I’m not even mad about Aram not being able to offer a quicker way to get replacements, but what I’m mad about is the fact that especially at the price of ~$500 one could expect that they would at least add replacement parts for the parts that will experience the most wearing, like gaskets. These parts cost basically nothing in bulk and it would save customers in case they fail.

Update: It turns out that other gaskets have also deteriorated and broke. I’m yet on the hunt for replacement parts. Communication with Aram has become tedious, simply because it takes ages for them to get back and even when they do, misunderstandings seem to happen. I’ve tried finding the broken parts at hardware stores nearby, but haven’t had any success so far.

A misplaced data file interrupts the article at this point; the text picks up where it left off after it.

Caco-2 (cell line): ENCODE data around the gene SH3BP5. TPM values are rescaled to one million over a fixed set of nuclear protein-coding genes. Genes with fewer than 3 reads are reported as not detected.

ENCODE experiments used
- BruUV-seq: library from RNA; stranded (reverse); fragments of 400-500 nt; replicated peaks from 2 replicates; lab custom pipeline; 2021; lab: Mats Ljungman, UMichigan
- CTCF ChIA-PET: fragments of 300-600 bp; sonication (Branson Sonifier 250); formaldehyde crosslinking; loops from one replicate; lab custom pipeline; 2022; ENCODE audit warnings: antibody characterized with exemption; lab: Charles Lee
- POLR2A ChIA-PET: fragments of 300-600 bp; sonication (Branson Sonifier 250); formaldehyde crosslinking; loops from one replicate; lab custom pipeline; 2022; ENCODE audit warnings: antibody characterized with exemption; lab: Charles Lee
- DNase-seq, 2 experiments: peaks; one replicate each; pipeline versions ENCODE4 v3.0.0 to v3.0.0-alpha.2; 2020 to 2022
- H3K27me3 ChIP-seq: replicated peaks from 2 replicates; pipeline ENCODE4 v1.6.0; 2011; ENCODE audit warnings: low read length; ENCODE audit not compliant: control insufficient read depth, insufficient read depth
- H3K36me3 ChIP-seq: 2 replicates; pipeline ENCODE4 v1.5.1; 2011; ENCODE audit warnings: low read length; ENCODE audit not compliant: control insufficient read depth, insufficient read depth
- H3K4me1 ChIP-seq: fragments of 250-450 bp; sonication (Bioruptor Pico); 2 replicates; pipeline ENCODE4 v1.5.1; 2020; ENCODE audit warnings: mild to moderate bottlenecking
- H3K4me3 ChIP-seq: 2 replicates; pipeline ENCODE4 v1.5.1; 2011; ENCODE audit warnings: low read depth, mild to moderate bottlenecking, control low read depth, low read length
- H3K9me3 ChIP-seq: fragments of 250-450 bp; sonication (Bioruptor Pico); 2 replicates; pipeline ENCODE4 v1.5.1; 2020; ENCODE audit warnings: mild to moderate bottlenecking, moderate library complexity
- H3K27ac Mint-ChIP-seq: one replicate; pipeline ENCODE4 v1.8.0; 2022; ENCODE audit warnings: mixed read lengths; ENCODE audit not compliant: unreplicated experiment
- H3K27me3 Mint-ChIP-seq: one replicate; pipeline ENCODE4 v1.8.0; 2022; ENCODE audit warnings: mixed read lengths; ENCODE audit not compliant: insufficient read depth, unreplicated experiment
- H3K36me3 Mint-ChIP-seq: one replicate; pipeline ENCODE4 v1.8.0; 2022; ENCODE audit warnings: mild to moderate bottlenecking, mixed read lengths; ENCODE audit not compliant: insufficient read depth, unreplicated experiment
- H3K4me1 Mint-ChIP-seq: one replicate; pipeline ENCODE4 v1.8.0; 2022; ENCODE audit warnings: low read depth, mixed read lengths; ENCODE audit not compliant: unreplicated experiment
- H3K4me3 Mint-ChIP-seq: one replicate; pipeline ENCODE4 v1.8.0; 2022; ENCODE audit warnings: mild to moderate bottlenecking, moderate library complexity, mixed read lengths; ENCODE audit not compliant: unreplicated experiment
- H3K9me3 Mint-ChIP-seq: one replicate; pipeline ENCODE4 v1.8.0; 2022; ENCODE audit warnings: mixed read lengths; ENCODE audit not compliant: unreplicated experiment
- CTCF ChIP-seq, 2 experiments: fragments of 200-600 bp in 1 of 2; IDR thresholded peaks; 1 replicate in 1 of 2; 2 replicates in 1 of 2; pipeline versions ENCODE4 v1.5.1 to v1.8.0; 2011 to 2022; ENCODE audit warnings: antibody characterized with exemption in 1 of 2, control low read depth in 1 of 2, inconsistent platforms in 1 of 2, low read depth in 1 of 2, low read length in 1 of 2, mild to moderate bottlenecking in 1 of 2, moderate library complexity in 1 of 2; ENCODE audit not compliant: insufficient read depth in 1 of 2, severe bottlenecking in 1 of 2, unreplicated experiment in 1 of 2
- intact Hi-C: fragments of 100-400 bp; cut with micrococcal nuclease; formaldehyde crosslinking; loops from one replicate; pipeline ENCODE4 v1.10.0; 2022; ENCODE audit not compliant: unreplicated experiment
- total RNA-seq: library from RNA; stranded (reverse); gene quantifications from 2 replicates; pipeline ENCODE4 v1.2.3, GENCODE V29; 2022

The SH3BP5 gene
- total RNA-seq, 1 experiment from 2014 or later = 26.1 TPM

Step 1: Grind coffee beans

The first thing you’ll need to get a good cup of espresso from the Aram is obviously a handful of good quality roasted beans of your liking and a good grinder. To make it clear upfront: The Aram won’t work with most pre-ground coffee (e.g. from supermarkets or maybe even from your local coffee shop) as it’s quite pretentious in terms of grind coarseness. You will definitely need a decent grinder that will allow you to fine-tune the grind level, otherwise you won’t be getting anything close to a good espresso out of it.

I use a Comandante C40 hand grinder. I tried cheaper hand grinders (like the Hario Mini Slim) with the Aram but couldn’t get a satisfiable result with those grinds. Even with the Comandante it took me a few cups until I got the flavour on point.